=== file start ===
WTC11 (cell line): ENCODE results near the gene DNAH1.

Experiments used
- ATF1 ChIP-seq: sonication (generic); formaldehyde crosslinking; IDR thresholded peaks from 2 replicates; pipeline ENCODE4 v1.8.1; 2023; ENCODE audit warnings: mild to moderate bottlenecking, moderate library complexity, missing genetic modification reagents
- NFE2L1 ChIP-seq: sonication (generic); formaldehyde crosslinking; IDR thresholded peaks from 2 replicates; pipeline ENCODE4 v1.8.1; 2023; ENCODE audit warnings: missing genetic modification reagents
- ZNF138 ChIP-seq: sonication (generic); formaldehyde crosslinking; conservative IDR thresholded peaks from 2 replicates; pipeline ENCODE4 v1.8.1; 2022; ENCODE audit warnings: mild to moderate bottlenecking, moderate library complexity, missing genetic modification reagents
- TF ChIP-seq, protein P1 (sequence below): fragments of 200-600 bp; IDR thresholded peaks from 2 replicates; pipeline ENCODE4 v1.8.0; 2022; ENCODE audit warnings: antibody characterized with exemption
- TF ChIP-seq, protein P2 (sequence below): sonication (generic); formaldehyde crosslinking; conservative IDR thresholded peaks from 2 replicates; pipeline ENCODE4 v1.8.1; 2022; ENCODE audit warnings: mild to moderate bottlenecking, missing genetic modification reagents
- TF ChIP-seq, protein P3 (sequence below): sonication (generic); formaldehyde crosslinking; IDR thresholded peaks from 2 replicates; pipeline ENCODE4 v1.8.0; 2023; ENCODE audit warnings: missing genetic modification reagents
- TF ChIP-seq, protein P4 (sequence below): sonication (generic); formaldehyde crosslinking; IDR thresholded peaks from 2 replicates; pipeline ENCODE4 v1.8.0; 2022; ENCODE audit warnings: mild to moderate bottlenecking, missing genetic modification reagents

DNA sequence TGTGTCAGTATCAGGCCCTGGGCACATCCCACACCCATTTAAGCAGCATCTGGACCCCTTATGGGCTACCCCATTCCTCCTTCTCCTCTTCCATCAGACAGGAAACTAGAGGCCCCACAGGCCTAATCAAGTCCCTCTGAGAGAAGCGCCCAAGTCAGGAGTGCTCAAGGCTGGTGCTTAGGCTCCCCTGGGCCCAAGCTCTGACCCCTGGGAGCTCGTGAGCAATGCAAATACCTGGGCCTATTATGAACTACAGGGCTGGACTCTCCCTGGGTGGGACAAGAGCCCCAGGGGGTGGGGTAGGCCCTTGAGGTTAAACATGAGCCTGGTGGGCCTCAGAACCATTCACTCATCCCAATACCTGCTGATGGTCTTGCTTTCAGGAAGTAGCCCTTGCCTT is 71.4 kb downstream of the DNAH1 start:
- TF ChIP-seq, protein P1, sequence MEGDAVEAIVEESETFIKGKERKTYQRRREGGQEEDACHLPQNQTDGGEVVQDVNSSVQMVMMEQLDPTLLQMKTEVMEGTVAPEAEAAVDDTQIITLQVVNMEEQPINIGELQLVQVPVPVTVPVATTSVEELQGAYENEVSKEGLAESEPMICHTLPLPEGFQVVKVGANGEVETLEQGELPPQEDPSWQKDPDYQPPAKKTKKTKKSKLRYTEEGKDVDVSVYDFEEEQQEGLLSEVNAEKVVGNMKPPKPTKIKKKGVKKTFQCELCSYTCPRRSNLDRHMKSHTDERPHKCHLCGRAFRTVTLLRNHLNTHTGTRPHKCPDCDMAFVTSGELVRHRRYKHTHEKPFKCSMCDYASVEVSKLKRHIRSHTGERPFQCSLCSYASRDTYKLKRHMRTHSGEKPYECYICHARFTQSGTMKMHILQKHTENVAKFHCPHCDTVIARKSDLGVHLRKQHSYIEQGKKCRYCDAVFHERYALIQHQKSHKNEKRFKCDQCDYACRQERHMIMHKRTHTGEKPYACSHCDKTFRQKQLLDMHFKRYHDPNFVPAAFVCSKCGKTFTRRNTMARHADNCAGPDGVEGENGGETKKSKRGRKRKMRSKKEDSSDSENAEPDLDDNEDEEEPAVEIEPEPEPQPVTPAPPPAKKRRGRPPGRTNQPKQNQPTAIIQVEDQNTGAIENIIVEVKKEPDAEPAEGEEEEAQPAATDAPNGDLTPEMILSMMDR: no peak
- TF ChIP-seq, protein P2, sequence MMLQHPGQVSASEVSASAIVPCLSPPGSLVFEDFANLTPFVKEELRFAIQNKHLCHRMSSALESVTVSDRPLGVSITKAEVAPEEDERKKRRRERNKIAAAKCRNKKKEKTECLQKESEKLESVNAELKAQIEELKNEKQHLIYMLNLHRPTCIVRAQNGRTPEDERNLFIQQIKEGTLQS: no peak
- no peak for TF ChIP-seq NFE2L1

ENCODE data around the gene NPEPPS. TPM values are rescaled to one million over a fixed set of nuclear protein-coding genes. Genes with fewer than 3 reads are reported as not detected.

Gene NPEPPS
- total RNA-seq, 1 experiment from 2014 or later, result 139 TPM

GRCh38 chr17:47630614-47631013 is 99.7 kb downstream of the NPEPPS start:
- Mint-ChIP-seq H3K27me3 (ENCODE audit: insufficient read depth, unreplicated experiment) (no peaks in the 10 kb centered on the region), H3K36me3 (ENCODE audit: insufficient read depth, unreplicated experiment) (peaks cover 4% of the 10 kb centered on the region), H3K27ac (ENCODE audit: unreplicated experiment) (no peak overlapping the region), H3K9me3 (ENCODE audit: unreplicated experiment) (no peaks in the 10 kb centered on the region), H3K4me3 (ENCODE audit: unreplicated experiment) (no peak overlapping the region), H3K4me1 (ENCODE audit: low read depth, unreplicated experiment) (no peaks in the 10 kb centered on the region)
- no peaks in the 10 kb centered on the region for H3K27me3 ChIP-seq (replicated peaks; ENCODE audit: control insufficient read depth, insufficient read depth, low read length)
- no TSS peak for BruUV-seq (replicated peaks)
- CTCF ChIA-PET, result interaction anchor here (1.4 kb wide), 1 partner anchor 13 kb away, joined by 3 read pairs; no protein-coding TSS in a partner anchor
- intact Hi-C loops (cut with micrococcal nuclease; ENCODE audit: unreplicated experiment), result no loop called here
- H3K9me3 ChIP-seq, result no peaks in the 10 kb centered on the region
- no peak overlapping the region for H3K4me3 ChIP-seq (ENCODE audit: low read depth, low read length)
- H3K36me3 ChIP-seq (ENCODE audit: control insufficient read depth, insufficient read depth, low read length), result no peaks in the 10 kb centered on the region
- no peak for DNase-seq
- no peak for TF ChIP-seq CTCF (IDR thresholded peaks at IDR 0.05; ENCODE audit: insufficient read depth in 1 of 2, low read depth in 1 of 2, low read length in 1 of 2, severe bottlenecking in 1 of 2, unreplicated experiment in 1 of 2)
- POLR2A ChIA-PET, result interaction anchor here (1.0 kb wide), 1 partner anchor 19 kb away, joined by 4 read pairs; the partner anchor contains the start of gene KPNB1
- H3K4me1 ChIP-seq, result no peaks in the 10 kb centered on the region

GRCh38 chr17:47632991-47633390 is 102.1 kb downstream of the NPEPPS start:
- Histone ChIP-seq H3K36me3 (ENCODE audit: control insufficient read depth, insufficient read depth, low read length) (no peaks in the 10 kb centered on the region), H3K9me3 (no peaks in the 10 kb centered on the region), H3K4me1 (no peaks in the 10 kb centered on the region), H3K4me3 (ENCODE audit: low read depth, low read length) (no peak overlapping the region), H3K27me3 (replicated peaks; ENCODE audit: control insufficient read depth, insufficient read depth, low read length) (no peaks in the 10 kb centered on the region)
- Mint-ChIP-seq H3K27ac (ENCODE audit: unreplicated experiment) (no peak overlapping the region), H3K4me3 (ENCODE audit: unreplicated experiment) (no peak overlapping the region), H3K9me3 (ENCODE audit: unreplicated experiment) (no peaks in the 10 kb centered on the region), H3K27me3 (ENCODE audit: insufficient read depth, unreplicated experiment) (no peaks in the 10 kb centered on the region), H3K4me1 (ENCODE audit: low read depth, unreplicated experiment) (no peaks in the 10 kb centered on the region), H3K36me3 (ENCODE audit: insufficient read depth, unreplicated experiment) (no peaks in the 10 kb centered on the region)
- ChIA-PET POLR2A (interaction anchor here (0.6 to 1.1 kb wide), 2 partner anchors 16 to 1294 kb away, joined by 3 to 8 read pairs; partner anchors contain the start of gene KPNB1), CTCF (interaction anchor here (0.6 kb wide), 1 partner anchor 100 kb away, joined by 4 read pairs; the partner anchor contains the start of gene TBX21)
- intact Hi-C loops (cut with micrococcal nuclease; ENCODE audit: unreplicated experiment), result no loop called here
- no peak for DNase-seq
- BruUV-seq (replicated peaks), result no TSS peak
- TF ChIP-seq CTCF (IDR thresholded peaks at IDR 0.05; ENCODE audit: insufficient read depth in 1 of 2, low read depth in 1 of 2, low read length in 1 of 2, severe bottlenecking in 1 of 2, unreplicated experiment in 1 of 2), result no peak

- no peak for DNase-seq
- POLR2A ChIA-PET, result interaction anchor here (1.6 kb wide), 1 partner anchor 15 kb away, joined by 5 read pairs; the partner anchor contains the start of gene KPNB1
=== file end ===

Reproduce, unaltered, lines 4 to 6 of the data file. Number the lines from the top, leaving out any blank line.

- NFE2L1 ChIP-seq: sonication (generic); formaldehyde crosslinking; IDR thresholded peaks from 2 replicates; pipeline ENCODE4 v1.8.1; 2023; ENCODE audit warnings: missing genetic modification reagents
- ZNF138 ChIP-seq: sonication (generic); formaldehyde crosslinking; conservative IDR thresholded peaks from 2 replicates; pipeline ENCODE4 v1.8.1; 2022; ENCODE audit warnings: mild to moderate bottlenecking, moderate library complexity, missing genetic modification reagents
- TF ChIP-seq, protein P1 (sequence below): fragments of 200-600 bp; IDR thresholded peaks from 2 replicates; pipeline ENCODE4 v1.8.0; 2022; ENCODE audit warnings: antibody characterized with exemption